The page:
The Milliyet newspaper published an interview with Aramean journalist Yakup Bilge on May 15. I think the interview is full of important and sophisticated details about the situation of religious minorities in Turkey.
Bilge tell us about the new trend of Arameans (known as “Süryanis” in Turkish) starting to return to their homes in Southeast Turkey, which they traditionally call Tur Abdin. This is, of course, quite a hopeful development and Bilge explains this in the context of Turkey’s changing, widely understood minority policies. Apparently Arameans have relatively more confidence in Turkey now. But Bilge also mentions how some of this government’s policies contradict their general minority-friendly approach. In this context, Bilge specifically mentions legal cases initiated by the Turkish Treasury to seize some of Mor Gabriel monastery’s lands.
I thought Mr. Bilge’s interview gave a serious insight into the situation of minorities in Turkey, and I have therefore quoted some key statements below. Let’s read these parts together:
“There is no doubt that the number of those who returned is not as much as it sometimes exaggerated to be. But more significant than the actual numbers involved is the very idea of returning in itself. Not only have the examples of Arameans who have returned given those in the diaspora a real hope that they can in fact return to their homeland, but it has also lent hope that Arameans in Tur Abdin, whose numbers have dwindled to 2,500, might stay on in the region.”
“There are still some very great problems in the socio-economic structure of the region, but these problematic areas will be positively affected by those who return…”
“For all Arameans, Turkey is the first and most ancient homeland. So, as a country, Turkey is always in their hearts. No matter where in the world they are, Turkey -- and especially the Tur Abdin region of Turkey -- is a place Arameans want to visit, and to which they wish to return.”
“When we observe the historical periods during which Arameans have lived in Turkey, it can be seen that they experienced considerable amounts of difficulty and pain, so that it would be quite difficult for the state or elected government to claim they have no image problems on this front. When Prime Minister Recep Tayyip Erdoğan first came to power, some very important changes took place in terms of the image of the state and the government. Erdoğan did something no other prime minister had done before; he met with religious leaders from non-Muslim communities, and listened to their problems.”
“During 2010, Erdoğan published a historic prime ministerial circular. There are two important points highlighted in this circular. The first points to the fact that non-Muslim congregational members working in governmental organizations should not be ‘made to face difficulties; their rights are not be harmed. As evident from the relative legislation, this carries a great deal of significance in terms of making them feel that they are a part of our state and the Turkish nation.” These sentences highlight that there are clearly serious problems in this regard. And the second point demands that legal procedures are immediately followed against any publications that encourage hatred and enmity towards non-Muslim congregations. This dialogue and the prime ministerial circular create a positive image; however, not only was this not followed up with more initiative, but a minister of the government conducted activities that conflict with the circular.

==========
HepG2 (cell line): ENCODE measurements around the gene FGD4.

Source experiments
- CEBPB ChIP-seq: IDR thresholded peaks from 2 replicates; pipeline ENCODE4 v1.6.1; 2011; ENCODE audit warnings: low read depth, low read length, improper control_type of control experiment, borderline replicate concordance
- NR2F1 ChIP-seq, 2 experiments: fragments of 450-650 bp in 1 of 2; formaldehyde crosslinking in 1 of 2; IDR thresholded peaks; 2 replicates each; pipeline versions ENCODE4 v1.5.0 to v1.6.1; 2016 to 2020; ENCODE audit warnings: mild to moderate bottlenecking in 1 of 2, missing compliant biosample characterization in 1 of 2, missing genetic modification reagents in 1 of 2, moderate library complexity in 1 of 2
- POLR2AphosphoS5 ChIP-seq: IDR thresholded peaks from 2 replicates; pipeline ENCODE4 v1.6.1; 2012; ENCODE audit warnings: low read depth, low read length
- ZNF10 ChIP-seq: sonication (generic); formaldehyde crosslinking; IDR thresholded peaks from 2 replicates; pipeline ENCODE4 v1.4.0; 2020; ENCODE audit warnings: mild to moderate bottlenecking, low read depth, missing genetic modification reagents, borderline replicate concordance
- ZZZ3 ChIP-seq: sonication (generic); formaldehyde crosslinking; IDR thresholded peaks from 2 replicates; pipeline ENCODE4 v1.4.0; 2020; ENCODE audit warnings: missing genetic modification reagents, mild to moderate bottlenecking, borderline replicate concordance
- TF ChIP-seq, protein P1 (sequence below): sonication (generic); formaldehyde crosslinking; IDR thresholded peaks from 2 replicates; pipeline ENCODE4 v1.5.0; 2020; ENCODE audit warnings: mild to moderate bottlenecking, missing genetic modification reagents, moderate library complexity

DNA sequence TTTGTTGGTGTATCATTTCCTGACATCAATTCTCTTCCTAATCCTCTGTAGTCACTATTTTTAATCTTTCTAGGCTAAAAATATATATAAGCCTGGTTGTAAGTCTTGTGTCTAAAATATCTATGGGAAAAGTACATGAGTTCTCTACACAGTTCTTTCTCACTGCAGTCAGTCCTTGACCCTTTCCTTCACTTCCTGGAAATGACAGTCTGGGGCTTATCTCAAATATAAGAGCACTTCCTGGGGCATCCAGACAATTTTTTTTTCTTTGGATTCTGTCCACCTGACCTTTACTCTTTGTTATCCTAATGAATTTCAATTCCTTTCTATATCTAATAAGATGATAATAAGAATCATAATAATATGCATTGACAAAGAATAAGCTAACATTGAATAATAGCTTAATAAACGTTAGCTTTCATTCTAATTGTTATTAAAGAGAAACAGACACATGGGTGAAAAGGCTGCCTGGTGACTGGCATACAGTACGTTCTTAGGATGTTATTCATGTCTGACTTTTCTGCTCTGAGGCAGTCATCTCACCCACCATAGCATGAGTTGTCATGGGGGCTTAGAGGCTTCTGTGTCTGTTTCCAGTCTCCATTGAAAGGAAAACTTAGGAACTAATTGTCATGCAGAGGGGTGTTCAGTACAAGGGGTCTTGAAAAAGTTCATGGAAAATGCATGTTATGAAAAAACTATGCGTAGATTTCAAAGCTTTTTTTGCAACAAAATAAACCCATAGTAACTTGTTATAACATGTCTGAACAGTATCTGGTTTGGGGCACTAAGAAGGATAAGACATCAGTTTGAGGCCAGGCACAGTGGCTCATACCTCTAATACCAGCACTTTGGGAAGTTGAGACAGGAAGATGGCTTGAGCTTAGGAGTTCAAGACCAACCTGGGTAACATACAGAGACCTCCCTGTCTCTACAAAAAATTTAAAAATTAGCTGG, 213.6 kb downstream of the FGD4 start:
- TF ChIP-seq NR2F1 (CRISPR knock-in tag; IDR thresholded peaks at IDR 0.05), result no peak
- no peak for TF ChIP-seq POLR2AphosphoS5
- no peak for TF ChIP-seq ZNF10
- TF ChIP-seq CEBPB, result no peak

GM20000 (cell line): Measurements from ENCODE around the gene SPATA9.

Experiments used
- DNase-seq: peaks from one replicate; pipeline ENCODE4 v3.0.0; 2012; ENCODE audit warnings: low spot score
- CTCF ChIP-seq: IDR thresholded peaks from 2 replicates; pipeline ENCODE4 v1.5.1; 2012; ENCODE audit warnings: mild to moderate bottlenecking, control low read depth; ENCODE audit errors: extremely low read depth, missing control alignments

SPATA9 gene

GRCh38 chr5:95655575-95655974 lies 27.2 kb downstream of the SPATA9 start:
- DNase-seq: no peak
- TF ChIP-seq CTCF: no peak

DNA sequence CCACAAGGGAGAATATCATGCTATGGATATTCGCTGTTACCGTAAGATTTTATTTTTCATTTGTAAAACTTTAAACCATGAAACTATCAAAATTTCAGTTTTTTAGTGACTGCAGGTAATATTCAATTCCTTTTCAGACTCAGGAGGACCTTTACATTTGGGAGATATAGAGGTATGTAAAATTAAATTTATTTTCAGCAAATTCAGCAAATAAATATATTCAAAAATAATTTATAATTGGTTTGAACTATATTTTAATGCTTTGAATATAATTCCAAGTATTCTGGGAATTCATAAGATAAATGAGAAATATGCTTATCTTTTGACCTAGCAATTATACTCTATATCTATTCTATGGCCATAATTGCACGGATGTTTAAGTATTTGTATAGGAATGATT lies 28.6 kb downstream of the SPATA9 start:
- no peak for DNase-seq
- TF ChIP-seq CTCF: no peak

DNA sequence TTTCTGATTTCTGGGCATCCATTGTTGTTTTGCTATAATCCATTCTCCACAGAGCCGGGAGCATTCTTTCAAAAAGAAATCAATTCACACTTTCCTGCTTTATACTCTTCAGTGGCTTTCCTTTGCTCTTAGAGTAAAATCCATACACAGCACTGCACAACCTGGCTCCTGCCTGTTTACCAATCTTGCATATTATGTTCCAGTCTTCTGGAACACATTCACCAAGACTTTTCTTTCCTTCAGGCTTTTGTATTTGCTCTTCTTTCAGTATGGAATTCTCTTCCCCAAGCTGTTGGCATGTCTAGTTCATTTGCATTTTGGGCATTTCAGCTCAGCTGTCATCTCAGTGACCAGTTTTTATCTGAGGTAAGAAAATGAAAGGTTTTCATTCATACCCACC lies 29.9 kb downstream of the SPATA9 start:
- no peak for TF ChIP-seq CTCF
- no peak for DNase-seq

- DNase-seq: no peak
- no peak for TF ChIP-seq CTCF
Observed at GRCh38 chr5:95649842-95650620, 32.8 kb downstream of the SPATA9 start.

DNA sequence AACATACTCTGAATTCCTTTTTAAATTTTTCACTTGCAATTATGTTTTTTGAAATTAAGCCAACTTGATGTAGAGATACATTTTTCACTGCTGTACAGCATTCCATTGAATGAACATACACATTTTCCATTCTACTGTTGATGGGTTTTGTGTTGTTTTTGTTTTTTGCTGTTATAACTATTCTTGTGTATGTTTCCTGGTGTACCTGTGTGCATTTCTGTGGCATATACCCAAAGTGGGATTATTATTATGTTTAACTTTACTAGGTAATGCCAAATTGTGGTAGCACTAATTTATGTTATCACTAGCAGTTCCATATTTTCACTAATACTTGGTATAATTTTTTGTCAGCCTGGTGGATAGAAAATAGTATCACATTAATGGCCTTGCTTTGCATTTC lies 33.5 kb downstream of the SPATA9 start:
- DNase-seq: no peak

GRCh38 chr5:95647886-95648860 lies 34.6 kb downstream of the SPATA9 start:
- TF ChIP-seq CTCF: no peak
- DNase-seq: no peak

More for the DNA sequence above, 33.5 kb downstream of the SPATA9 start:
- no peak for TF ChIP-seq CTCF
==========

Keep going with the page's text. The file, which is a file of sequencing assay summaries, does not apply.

“A move by the treasury, which became a state organization as of 2008, to purchase the land of the Mor Gabriel Monastery really surprised the Aramean community. I don’t know how possible it is for the image in the minds of Arameans to be positive in such a situation…”
“Tur Abdin and its surroundings, and the Mor Gabriel monastery which can be found there, is the most sacred of religious centers for the Arameans, for whom the region around Mor Gabriel and Tur Abdin are the most important places to visit following Jerusalem… It is most likely that the lands surrounding the monastery have belonged to it for some 1,600 years.”
“In the cases opened against the monastery after 2008, it was surprising for the Arameans to see that it was not just the villagers themselves, but the state that took part in the process. What confused the Arameans most were the cases opened up by the treasury against the monastery...”
Bilge goes on to describe the details of the legal struggle. The local court delivered a decision in favor of the monastery, but the Treasury then appealed against the decision. Bilge expressed his surprise at the Treasury’s aggressive pursuit of this case.
The Treasury’s legal struggle to seize some of the monastery’s property clearly show me that the mentality which sees non-Muslims in Turkey as non-citizens continues for some segments of the state. A deep level of change requires a deep level of questioning of the past and honest confrontation with past policies. We are not there yet.